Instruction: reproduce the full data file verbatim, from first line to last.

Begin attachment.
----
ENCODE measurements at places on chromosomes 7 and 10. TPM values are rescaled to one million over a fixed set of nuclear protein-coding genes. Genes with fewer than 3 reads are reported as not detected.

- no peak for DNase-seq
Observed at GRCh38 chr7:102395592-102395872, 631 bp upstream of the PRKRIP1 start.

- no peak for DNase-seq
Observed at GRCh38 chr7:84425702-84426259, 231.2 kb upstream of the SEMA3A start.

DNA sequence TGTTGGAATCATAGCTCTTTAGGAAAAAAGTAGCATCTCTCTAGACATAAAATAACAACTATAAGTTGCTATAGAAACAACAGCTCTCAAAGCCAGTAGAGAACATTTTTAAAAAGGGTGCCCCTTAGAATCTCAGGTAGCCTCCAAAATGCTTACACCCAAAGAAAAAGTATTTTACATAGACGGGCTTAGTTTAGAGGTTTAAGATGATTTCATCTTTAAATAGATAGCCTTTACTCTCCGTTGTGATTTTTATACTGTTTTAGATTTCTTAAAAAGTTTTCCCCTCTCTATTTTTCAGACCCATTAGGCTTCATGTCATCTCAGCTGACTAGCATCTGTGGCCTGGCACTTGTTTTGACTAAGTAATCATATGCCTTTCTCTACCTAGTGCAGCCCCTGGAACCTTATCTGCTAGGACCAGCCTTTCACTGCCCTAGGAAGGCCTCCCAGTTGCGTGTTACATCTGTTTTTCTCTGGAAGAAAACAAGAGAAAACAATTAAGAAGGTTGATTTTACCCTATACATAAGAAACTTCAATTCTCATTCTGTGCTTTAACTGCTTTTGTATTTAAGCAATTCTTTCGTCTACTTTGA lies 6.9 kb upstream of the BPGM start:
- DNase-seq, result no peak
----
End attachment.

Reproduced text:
ENCODE measurements at places on chromosomes 7 and 10. TPM values are rescaled to one million over a fixed set of nuclear protein-coding genes. Genes with fewer than 3 reads are reported as not detected.

- no peak for DNase-seq
Observed at GRCh38 chr7:102395592-102395872, 631 bp upstream of the PRKRIP1 start.

- no peak for DNase-seq
Observed at GRCh38 chr7:84425702-84426259, 231.2 kb upstream of the SEMA3A start.

DNA sequence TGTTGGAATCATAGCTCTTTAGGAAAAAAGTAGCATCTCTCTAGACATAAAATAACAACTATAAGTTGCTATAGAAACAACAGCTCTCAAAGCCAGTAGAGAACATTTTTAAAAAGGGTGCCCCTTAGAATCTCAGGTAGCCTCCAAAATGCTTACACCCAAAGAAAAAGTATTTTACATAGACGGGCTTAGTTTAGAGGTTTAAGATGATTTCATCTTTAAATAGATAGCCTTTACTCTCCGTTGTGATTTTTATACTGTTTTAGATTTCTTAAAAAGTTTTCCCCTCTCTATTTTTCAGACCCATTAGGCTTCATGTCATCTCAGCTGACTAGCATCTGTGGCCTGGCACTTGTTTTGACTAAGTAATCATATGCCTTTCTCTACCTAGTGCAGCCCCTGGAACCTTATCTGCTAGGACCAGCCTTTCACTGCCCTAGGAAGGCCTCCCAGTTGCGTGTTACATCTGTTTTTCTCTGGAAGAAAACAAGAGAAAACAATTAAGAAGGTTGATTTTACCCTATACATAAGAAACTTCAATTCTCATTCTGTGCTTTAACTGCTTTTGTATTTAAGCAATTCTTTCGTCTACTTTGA lies 6.9 kb upstream of the BPGM start:
- DNase-seq, result no peak